PORSCHE MACAN REVIEW
What’s Hot: Sporty and strong, a relatively cheap price, comfortable.
What’s Not: Still feels bulky, could dilute Porsche brand, six month wait.
X-FACTOR: It has a Porsche badge and costs less than $85,000.
Vehicle Style: 5 door SUV
Price: $84,900 - $122,900 (plus on-roads)
S diesel: 190kW/580Nm 3.0 V6 turbodiesel, 7spd DCT auto
S petrol: 250kW/460Nm, 3.0 V6 twin-turbo petrol, 7spd DCT auto
Turbo petrol: 294kW/550Nm, 3.6 V6 twin-turbo petrol, 7spd DCT auto
Fuel economy claimed: S diesel 6.3 l/100km, S petrol: 9 l/100km, Turbo petrol: 9.2 l/100km
It’s called the Macan, which is Indonesian for Tiger, but could also become known as "the populist Porsche".
The midsized SUV, arriving in dealerships mid-June, is the most affordable vehicle to wear a Porsche badge for a long time.
The range kicks off at $84,900 for the S diesel Macan, which significantly undercuts the cheapest Cayenne, the V6 petrol base model at $100,200.
There are two other Macan models, the petrol V6 S, which costs $87,200, and the more powerful petrol Turbo V6 model that costs $122,900.
Porsche always knew the Macan would be popular and it was right - 600 people have bought Macans without seeing one in the metal. Now, new customers are being told to not expect their cars before Christmas.
There is a very good chance the Macan could outsell the Cayenne and become the brand’s most popular model in Australia.
A more affordable four-cylinder petrol model could boost sales further - a model Porsche Australia is considering but has not confirmed it will take.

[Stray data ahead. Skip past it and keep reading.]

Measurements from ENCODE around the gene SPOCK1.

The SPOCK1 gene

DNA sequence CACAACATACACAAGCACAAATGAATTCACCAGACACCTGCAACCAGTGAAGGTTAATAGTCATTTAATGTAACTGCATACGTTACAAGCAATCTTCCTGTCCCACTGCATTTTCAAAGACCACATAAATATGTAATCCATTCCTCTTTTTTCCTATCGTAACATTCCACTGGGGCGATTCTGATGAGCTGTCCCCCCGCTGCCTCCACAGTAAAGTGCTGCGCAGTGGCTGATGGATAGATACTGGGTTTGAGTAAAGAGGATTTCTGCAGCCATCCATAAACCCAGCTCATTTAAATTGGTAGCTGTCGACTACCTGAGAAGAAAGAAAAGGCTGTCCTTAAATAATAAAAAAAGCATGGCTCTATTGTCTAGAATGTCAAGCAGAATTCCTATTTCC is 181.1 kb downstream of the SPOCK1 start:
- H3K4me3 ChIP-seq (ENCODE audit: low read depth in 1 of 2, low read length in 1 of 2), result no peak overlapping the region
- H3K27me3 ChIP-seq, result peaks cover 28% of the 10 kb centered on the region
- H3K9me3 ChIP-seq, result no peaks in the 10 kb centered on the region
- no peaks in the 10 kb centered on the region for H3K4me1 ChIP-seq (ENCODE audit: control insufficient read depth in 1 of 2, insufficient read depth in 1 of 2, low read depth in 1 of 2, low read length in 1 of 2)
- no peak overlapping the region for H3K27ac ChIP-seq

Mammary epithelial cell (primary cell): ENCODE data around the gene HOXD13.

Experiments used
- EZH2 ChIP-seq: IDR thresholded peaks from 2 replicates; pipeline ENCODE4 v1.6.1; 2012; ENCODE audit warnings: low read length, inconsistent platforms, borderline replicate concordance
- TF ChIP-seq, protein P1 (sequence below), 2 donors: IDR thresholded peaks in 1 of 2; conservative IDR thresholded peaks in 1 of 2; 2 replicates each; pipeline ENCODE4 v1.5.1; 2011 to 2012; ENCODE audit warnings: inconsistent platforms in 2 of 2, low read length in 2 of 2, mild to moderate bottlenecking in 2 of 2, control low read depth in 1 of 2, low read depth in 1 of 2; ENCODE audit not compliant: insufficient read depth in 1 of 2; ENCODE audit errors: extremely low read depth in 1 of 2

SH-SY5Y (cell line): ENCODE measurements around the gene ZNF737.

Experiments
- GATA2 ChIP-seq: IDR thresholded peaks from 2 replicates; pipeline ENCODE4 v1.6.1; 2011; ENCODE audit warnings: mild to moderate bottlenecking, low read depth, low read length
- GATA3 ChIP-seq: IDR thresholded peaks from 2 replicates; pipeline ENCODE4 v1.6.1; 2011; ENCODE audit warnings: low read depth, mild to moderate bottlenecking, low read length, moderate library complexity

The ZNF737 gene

The Macan is based on the Audi Q5 platform, although Porsche engineers made major changes to make it more Porsche-like.
There is no sign of commonality with Volkswagen Group siblings in the cabin and the interior is all Porsche.
Slide in and you could easily be tricked into thinking you are sitting in a Porsche sportscar (except you are a long way from the ground). The interior and dashboard layout is clean and crisp with high quality surfaces.
Porsche does not use a control-ball information and entertainment controller, such as BMW’s iDrive, so there are a lot of buttons to control various functions.
Most of these are arranged in columns at either side of the gear-shifter on the centre console. There are so many that it can be initially overwhelming, although this may not be such a factor in time.
All Macans feature a 7-inch control screen, which, among other things, displays footage from the reversing camera (which is standard).
The standard heated leather-lined seats are extremely supportive and almost infinitely adjustable (with 14-way electric adjustment for S models, 18-way for Turbo).
A leather-wrapped steering wheel, modelled on the wheel from the 918 supercar and which features sturdy alloy gearshift paddles, is standard.
There are five seats, although the centre rear seat is small and its cushions are hard, and there is no third row option.
The legroom and headroom in the rear is more than adequate.
Porsche measures the bootspace at 500 litres, which is reasonable, although the space may not be useable as that number suggests.
This is because the hatch slopes at such an angle that moving larger items, such as big boxes, could be problematic.
A space saver wheel sits below the cargo floor and an auto opening and closing boot hatch is standard on all models.